“People are fighting for something, and I thought they could use my help,” said Navy veteran and Harvard graduate student Art Grayson. The 29-year-old from Cambridge, Massachusetts, flew the first leg of the journey, then rode from Bismarck in the back of a pickup truck. He has finals this week, but told professors, “I’ll see you when I get back.”

Steven Perry, a 66-year-old Vietnam veteran who’s a member of the Little Traverse Bay band of Odawa Indians in Michigan, spoke of one of the protesters’ main concerns: that the pipeline could pollute drinking water. “This is not just a native issue,” he said, “This is an issue for everyone.”

Art Woodson and two other veterans drove 17 hours straight from Flint, Michigan, a city whose lead-tainted water crisis parallels with the tribe’s fight over water, he said.

“We know in Flint that water is in dire need,” the 49-year-old disabled Gulf War Army veteran said. “In North Dakota, they’re trying to force pipes on people. We’re trying to get pipes in Flint for safe water.”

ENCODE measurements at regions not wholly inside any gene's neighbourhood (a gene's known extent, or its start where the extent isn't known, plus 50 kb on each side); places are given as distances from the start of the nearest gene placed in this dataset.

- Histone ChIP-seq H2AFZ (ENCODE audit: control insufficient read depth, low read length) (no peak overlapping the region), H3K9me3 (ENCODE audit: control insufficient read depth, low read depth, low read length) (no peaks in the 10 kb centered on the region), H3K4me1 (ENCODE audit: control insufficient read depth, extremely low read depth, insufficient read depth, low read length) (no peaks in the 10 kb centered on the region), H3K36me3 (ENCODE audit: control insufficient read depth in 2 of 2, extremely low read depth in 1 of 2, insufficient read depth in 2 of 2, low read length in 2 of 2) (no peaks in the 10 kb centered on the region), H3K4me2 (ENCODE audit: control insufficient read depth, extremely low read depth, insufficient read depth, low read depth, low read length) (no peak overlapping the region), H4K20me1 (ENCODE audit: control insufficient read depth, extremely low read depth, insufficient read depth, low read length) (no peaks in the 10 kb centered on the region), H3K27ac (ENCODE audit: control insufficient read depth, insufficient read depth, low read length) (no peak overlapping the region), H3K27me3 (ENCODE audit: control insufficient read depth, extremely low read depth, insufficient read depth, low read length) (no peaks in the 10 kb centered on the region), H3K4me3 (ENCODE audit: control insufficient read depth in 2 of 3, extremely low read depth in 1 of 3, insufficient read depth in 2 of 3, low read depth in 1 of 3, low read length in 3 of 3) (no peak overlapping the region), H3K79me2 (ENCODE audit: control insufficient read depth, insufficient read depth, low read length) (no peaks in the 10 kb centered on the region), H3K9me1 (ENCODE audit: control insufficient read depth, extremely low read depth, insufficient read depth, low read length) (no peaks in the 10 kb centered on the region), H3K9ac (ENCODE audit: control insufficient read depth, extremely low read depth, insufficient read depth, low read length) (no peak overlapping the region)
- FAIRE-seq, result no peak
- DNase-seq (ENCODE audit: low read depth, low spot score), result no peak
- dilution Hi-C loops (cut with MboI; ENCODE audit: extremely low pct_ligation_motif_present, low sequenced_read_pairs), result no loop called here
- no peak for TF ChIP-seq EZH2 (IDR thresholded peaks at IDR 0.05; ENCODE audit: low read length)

On Monday, some veterans will take part in a prayer ceremony in which they’ll apologize for historical detrimental conduct by the military toward Native Americans and ask for forgiveness, Clark said. He also called the veterans’ presence “about right and wrong and peace and love.”

Comments (41)

By participating in online discussions you acknowledge that you have agreed to the Terms of Service. An insightful discussion of ideas and viewpoints is encouraged, but comments must be civil and in good taste, with no personal attacks. If your comments are inappropriate, you may be banned from posting. Report comments if you believe they do not follow our guidelines.